Palm Sunday

Today’s reading is Mark 11:1-11Open Link in New Window

Here is today’s reflection by Aidan.

In 1917, Jerusalem was still under the occupation of the Turkish Ottoman Empire. The Ottomon’s grasp of the region had been steadily in decline, as British forces, with help from the Australian Light horsemen, had been moving from place to place, wresting the Holy Land from the grip of Turkish rule. By the end of the campaign, 18,000 British soldiers and 25,000 Turkish troops had died. In early December that year, the British General, Lord Edmund Allenby, arrived not far from the walls of Jerusalem.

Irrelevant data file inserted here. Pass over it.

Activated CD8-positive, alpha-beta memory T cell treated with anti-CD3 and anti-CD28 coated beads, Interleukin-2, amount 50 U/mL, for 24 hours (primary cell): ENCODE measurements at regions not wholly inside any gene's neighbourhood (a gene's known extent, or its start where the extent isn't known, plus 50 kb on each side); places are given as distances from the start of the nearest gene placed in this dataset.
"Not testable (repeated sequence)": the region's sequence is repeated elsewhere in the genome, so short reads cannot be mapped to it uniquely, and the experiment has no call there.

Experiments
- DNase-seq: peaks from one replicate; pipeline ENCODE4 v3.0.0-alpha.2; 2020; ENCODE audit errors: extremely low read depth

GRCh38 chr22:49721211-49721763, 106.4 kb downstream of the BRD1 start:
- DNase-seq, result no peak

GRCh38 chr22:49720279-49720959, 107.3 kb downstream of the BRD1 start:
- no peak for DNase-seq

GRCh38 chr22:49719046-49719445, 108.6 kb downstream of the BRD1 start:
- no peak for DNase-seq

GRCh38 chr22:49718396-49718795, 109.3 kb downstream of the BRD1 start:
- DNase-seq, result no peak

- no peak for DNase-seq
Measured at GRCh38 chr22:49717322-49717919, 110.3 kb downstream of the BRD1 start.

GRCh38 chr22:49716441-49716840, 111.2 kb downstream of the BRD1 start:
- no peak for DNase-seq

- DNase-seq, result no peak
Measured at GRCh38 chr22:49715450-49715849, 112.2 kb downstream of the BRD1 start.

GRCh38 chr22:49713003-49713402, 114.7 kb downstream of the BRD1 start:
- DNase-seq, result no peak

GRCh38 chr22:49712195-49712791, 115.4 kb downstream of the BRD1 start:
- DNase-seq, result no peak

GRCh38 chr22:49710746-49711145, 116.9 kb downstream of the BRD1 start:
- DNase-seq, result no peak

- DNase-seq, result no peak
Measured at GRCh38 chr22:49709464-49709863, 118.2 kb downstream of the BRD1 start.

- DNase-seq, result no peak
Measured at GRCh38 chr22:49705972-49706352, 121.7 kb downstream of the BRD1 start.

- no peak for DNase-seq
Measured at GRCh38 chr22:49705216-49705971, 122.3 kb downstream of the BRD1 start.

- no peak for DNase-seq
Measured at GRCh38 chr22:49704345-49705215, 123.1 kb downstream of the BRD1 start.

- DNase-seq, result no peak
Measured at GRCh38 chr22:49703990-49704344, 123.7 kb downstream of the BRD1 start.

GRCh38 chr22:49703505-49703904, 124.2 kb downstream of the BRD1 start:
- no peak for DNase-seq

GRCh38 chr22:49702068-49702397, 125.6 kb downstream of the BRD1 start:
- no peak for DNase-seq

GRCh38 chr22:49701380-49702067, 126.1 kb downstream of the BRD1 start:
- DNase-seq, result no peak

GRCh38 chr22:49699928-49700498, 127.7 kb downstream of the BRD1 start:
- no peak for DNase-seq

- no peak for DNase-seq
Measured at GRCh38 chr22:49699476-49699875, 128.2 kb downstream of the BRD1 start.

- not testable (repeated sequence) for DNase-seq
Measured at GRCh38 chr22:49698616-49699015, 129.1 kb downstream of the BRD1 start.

This was the historic moment that Jerusalem would fall out of the hands of the Ottomons, into the the tenure of the British Government. It was reported that the night before he entered the city, General Allenby, being a Christian man, prayed to God that it might be a peaceful victory, so that none of the holy places might suffer any damage.

He had sent a wired message to London to receive instructions, and had received a very simple reply—just a scripture quotation: Isaiah 31:5Open Link in New Window“As birds flying, so will the Lord of Hosts defend Jerusalem, defending also He will deliver it, and passing over, He will preserve it.” He had this verse read aloud to all his troops in the foothills. Inspired by the idea of birds flying overhead, he gathered all the available aircraft they had for a fly-over.